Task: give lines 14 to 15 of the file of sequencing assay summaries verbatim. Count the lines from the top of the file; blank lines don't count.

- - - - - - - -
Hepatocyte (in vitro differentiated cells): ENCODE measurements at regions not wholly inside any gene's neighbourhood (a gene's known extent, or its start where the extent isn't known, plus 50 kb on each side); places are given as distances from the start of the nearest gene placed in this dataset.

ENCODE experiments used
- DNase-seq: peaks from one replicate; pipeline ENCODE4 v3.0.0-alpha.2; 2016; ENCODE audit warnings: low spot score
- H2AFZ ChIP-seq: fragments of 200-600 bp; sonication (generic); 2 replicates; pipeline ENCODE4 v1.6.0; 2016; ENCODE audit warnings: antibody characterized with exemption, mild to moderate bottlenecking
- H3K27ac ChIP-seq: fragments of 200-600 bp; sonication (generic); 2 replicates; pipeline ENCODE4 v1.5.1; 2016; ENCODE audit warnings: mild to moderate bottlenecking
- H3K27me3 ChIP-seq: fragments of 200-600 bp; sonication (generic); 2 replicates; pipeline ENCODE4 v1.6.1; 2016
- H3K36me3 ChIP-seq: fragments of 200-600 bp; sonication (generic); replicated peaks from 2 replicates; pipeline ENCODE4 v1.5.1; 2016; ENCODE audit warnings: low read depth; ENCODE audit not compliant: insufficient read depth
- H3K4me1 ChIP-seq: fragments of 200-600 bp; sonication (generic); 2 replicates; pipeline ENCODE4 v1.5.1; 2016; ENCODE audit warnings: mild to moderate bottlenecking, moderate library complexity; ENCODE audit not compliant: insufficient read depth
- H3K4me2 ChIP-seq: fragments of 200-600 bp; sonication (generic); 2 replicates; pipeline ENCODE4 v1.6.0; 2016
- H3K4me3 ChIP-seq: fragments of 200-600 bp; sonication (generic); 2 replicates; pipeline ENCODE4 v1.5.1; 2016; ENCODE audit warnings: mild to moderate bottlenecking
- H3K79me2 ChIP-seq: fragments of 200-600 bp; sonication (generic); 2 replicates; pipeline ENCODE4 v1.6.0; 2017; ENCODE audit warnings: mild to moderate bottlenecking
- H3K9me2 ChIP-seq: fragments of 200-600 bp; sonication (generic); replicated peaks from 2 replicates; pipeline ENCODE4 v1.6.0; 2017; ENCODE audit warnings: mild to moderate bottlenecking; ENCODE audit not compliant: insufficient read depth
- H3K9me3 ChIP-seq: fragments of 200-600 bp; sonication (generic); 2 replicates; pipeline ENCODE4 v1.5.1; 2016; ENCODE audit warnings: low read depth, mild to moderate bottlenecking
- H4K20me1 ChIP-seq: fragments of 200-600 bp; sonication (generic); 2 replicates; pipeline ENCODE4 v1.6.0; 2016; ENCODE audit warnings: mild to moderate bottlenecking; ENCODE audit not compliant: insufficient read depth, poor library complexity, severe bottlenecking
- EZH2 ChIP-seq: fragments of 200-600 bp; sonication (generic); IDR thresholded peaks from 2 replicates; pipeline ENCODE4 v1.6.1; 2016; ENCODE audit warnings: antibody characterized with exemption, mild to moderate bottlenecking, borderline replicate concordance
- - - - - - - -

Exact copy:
- H4K20me1 ChIP-seq: fragments of 200-600 bp; sonication (generic); 2 replicates; pipeline ENCODE4 v1.6.0; 2016; ENCODE audit warnings: mild to moderate bottlenecking; ENCODE audit not compliant: insufficient read depth, poor library complexity, severe bottlenecking
- EZH2 ChIP-seq: fragments of 200-600 bp; sonication (generic); IDR thresholded peaks from 2 replicates; pipeline ENCODE4 v1.6.1; 2016; ENCODE audit warnings: antibody characterized with exemption, mild to moderate bottlenecking, borderline replicate concordance